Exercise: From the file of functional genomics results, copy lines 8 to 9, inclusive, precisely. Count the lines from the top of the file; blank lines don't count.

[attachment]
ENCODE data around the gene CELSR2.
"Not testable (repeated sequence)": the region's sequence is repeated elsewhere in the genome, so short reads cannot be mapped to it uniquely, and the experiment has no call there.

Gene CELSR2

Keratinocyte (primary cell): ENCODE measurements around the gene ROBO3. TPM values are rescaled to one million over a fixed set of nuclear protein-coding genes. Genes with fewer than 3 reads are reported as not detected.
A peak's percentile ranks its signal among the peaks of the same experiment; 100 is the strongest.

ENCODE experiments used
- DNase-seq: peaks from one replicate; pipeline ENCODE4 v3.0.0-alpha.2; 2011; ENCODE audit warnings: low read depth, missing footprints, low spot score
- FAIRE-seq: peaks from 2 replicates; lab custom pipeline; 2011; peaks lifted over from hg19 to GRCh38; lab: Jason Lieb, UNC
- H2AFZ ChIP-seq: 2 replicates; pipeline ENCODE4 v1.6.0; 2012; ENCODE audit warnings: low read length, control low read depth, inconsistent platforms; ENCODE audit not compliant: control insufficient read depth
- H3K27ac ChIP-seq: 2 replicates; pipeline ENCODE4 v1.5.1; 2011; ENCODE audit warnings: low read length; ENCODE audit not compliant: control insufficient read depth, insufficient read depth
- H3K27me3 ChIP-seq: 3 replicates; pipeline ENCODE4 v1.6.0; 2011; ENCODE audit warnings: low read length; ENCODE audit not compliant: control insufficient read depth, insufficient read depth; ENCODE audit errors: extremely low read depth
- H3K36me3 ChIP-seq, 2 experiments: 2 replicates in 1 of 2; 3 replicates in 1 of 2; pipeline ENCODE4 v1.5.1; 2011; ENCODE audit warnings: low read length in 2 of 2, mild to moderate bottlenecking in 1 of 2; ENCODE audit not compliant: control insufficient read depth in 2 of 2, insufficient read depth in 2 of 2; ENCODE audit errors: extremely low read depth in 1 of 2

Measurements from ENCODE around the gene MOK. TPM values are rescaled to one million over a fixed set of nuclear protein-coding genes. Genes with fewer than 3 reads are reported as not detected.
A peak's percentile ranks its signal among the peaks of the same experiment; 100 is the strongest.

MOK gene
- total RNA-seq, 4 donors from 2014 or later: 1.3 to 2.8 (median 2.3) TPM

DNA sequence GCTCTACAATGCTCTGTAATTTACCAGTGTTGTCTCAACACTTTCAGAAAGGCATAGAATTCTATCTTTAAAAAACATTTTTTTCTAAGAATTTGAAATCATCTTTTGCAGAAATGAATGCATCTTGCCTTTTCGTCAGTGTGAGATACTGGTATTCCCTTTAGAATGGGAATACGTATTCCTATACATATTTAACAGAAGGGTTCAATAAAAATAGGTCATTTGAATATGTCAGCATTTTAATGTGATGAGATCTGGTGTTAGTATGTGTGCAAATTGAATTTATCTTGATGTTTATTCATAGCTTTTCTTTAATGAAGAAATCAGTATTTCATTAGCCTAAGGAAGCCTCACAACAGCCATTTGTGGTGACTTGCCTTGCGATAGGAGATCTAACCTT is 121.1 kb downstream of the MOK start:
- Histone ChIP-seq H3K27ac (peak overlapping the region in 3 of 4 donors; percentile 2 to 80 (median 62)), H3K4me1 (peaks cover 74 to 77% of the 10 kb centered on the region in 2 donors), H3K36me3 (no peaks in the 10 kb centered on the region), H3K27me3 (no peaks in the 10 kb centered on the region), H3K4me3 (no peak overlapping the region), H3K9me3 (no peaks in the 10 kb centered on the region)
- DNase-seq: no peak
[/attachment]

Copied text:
- FAIRE-seq: peaks from 2 replicates; lab custom pipeline; 2011; peaks lifted over from hg19 to GRCh38; lab: Jason Lieb, UNC
- H2AFZ ChIP-seq: 2 replicates; pipeline ENCODE4 v1.6.0; 2012; ENCODE audit warnings: low read length, control low read depth, inconsistent platforms; ENCODE audit not compliant: control insufficient read depth